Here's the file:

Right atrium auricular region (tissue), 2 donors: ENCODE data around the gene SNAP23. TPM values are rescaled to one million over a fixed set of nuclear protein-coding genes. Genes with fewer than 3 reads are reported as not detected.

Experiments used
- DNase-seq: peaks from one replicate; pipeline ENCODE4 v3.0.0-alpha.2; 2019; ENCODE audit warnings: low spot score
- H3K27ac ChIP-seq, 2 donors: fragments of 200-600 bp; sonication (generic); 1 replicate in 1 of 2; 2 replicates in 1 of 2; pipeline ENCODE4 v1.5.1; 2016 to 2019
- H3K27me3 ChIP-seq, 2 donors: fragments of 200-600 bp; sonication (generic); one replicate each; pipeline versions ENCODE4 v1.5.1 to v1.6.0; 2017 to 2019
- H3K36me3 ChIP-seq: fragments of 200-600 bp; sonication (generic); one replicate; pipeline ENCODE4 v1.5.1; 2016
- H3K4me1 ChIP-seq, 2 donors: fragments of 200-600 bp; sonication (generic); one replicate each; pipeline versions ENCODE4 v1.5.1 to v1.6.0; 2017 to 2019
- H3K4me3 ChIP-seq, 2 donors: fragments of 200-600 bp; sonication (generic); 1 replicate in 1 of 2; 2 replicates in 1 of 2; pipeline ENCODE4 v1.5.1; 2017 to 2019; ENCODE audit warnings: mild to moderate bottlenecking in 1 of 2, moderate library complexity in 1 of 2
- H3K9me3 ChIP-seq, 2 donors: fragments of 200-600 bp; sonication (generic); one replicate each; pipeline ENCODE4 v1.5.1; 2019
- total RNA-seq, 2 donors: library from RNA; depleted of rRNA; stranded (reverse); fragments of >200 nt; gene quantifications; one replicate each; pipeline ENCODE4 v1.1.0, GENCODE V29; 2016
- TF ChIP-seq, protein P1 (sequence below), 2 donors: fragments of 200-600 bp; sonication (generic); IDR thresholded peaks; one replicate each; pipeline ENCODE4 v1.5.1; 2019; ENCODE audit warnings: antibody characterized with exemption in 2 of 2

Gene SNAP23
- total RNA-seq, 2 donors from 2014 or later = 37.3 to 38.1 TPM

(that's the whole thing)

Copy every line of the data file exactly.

Right atrium auricular region (tissue), 2 donors: ENCODE data around the gene SNAP23. TPM values are rescaled to one million over a fixed set of nuclear protein-coding genes. Genes with fewer than 3 reads are reported as not detected.

Experiments used
- DNase-seq: peaks from one replicate; pipeline ENCODE4 v3.0.0-alpha.2; 2019; ENCODE audit warnings: low spot score
- H3K27ac ChIP-seq, 2 donors: fragments of 200-600 bp; sonication (generic); 1 replicate in 1 of 2; 2 replicates in 1 of 2; pipeline ENCODE4 v1.5.1; 2016 to 2019
- H3K27me3 ChIP-seq, 2 donors: fragments of 200-600 bp; sonication (generic); one replicate each; pipeline versions ENCODE4 v1.5.1 to v1.6.0; 2017 to 2019
- H3K36me3 ChIP-seq: fragments of 200-600 bp; sonication (generic); one replicate; pipeline ENCODE4 v1.5.1; 2016
- H3K4me1 ChIP-seq, 2 donors: fragments of 200-600 bp; sonication (generic); one replicate each; pipeline versions ENCODE4 v1.5.1 to v1.6.0; 2017 to 2019
- H3K4me3 ChIP-seq, 2 donors: fragments of 200-600 bp; sonication (generic); 1 replicate in 1 of 2; 2 replicates in 1 of 2; pipeline ENCODE4 v1.5.1; 2017 to 2019; ENCODE audit warnings: mild to moderate bottlenecking in 1 of 2, moderate library complexity in 1 of 2
- H3K9me3 ChIP-seq, 2 donors: fragments of 200-600 bp; sonication (generic); one replicate each; pipeline ENCODE4 v1.5.1; 2019
- total RNA-seq, 2 donors: library from RNA; depleted of rRNA; stranded (reverse); fragments of >200 nt; gene quantifications; one replicate each; pipeline ENCODE4 v1.1.0, GENCODE V29; 2016
- TF ChIP-seq, protein P1 (sequence below), 2 donors: fragments of 200-600 bp; sonication (generic); IDR thresholded peaks; one replicate each; pipeline ENCODE4 v1.5.1; 2019; ENCODE audit warnings: antibody characterized with exemption in 2 of 2

Gene SNAP23
- total RNA-seq, 2 donors from 2014 or later = 37.3 to 38.1 TPM